Marysville City Council is set to vote at its Nov. 21 meeting on proposed water and sewer rate increases.
City Engineer Jeremy Hoyt offered examples at council's Nov. 7 meeting of what city water customers would be charged if the proposed rate changes take effect.
If council approves -- according to a table he presented -- proposed wastewater charges would go up by 13.5 percent for all residential customers; water charges would decrease by 15.4 percent for residential customers who are charged for minimum use of 200 cubic feet; and by 4 percent for residential customers using 500 cubic feet.
A typical residential customer using 500 cubic feet of water currently pays $103.79 per month; that includes $44.57 for water, $35.47 for wastewater and $2.75 for stormwater services, plus $21 for trash collection.
The proposed changes would increase the overall monthly bill to $106.80; it includes $42.80 for water and $40.25 for wastewater with stormwater and trash fees staying the same -- an overall increase of 2.9 percent.
A customer using 200 cubic feet of water currently pays $68.57 per month; that includes $27.20 for water, $17.62 for wastewater, $2.75 for stormwater and $21 for trash collection.
The proposed rate changes would drop the overall charge to $66.75, which includes $23 for water, $20 for wastewater and no change for stormwater and trash for an overall decrease of 2.7 percent.
Commercial rates will also change, if the legislation is approved.
According to information from Hoyt, the minimum monthly charge for a commercial/industrial user with a three-inch meter would go from $910.24 to $681.10.
A typical "medium" commercial/industrial customer using 15,000 cubic feet of water would see the monthly charge go from $1,557.34 to $1,724.95.
A typical "large" commercial/industrial customer using 100,000 cubic feet of water per month would see the charges increase from $9,041.97 to $10,242.08.
City Administrator Terry Emery said Marysville did incur some debt with the new sewer facility, which is contributing to the higher sewer and water rates.
The new water reclamation facility on Beecher Gamble Road was built after a study in 2004 highlighted concerns about the age of the existing plant and its ability to handle expansion.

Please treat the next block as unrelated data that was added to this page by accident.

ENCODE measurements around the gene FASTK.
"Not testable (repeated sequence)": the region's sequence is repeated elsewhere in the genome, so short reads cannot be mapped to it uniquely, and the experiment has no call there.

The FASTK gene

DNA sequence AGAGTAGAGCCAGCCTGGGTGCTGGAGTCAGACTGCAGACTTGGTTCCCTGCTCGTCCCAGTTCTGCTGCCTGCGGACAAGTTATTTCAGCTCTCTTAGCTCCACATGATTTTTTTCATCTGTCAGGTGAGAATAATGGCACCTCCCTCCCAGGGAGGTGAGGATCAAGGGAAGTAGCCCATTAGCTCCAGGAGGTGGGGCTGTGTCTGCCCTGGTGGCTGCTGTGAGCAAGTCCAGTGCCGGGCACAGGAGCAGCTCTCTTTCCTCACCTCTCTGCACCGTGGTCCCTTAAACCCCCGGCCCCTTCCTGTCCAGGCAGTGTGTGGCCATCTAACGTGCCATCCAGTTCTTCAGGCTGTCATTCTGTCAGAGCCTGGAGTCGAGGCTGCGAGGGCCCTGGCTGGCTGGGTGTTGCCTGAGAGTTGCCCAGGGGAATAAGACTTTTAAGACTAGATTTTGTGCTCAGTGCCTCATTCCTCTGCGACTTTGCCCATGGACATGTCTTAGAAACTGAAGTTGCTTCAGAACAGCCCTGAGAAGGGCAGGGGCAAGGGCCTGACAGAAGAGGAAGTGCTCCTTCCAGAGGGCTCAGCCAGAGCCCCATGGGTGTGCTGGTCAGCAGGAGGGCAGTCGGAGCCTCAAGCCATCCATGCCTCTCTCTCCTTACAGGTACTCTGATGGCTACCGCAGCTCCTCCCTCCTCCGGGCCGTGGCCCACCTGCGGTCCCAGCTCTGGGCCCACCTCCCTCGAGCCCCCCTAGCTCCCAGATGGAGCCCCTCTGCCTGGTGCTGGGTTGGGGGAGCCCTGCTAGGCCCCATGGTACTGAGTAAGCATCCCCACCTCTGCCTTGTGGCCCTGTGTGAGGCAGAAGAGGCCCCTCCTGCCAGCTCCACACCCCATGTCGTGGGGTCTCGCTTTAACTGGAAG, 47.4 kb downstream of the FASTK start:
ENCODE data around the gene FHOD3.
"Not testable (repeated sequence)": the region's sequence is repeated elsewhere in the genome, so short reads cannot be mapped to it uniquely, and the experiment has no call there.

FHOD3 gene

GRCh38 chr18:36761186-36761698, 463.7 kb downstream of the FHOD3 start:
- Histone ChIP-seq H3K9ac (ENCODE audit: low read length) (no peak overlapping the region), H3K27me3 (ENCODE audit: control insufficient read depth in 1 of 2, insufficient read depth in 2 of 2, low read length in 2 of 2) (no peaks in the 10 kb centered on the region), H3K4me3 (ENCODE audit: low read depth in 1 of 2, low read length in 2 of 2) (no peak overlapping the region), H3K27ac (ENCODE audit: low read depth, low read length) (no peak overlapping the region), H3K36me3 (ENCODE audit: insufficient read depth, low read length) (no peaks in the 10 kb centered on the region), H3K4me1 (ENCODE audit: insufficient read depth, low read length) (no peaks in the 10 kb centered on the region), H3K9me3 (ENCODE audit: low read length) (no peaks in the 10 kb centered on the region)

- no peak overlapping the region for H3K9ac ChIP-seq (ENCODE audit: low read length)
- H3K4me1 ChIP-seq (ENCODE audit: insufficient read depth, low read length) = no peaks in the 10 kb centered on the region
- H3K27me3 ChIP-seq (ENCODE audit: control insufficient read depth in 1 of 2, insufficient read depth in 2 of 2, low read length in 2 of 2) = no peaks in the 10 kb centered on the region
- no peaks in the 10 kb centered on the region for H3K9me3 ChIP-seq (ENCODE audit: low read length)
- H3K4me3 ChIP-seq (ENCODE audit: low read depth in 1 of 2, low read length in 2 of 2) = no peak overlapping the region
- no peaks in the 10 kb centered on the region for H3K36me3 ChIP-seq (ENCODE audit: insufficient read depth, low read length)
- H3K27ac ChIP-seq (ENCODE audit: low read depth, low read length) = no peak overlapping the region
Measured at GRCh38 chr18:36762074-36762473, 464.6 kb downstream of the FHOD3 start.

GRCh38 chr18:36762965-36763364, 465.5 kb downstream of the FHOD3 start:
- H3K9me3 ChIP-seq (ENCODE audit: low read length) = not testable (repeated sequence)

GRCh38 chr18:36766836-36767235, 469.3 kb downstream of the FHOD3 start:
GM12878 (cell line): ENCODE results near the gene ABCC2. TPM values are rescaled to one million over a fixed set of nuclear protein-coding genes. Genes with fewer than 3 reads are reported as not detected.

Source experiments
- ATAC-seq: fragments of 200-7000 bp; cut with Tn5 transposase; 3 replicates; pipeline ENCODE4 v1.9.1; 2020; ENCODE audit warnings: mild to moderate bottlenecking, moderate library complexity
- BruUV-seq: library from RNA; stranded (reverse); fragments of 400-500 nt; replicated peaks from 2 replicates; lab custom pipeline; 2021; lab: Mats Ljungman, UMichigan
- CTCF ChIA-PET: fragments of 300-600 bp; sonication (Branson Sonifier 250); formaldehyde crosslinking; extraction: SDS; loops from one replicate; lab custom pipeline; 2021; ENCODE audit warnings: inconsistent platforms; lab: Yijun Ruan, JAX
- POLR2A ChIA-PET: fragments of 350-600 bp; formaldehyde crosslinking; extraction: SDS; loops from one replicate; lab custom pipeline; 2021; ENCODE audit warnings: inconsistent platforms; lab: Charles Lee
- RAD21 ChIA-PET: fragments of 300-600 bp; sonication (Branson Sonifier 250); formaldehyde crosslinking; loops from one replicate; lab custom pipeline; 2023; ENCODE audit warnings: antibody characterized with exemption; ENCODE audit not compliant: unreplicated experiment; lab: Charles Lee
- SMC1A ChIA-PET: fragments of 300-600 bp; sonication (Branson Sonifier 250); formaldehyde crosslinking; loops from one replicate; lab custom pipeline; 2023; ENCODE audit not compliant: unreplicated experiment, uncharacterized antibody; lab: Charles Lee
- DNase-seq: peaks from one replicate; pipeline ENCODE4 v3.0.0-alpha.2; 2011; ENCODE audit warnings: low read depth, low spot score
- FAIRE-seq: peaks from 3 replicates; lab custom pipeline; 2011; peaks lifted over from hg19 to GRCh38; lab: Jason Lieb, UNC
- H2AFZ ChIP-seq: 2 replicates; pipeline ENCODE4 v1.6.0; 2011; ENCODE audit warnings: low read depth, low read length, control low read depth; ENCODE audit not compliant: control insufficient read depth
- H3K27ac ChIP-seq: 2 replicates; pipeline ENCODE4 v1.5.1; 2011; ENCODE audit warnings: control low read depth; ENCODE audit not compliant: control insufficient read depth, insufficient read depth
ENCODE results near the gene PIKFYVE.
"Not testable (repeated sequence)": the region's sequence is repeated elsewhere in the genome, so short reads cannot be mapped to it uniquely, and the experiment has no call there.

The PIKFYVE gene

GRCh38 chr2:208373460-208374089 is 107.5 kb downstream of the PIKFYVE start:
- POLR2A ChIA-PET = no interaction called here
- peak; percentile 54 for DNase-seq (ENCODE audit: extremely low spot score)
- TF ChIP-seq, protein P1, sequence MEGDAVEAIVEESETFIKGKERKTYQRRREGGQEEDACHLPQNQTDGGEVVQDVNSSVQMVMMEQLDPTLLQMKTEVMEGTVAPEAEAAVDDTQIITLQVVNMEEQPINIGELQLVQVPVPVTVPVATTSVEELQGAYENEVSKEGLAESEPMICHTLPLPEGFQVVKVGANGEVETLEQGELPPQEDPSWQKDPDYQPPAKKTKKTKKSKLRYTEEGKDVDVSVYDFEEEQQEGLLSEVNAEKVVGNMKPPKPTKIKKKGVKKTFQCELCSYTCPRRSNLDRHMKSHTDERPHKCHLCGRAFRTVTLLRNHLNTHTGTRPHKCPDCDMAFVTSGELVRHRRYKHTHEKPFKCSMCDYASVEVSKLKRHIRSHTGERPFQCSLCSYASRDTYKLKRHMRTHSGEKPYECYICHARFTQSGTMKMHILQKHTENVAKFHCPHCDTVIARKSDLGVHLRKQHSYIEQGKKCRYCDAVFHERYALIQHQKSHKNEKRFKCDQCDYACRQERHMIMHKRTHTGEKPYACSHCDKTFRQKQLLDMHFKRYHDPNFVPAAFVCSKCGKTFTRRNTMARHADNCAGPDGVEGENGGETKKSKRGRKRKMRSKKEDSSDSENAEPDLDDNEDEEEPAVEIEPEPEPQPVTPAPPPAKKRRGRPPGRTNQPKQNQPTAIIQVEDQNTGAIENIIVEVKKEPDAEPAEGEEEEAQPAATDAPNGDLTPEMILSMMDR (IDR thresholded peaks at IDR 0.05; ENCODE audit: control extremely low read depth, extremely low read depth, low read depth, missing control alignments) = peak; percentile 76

The city's wastewater system serves the residents and businesses in Marysville as well as Milford Center, the Honda of America auto plants, and southeastern Union County primarily along Industrial Parkway, which is why the new facility was located on Beecher Gamble Road.
Emery said the city is trying to offset the increase in wastewater costs in other ways.
The city has negotiated a five-year deal with Republic Services Inc. for trash collection and recycling that he said offers residents a bit of a break.
In addition, increased development in the area is also helping through the sale of water taps. Emery said the developers of Jerome Village, a new housing development between Marysville, Dublin and Plain City, bought 97 connections for $1.1 million.
Other development deals, such as the new Meijer, Nationwide Children's facility, the new Memorial Hospital Urgent Care facility, Culver's, and Sumitomo Electrical Wiring Systems' new 350,000-square-foot building, also will bring in more money for the city in water tap fees, Emery said.
"We understand the concerns the residents have, and we want to do everything we can to lessen the impact for residents," he said. "All that growth continues to help us and we hope, down the road, to see a benefit to our rates."
The changes in the city's sewer and water rates were suggested by a utility rate working group that was established at the beginning of this year in response to complaints from developers that Marysville's tap fee were unreasonable in comparison to adjacent utility competitors.
The group's goal was to make sure utility connection charges and user rates are "fair and equitable."
Hoyt said the URS Corp. conducted a verification study of local utility rates and found that Marysville's water department finances "are sufficient for daily operations while saving for the future water treatment plant."
In general, the study verified that current capacity fees are "fair and equitable."
"The city of Delaware and Delaware County utilities had comparable capacity fees," Hoyt said.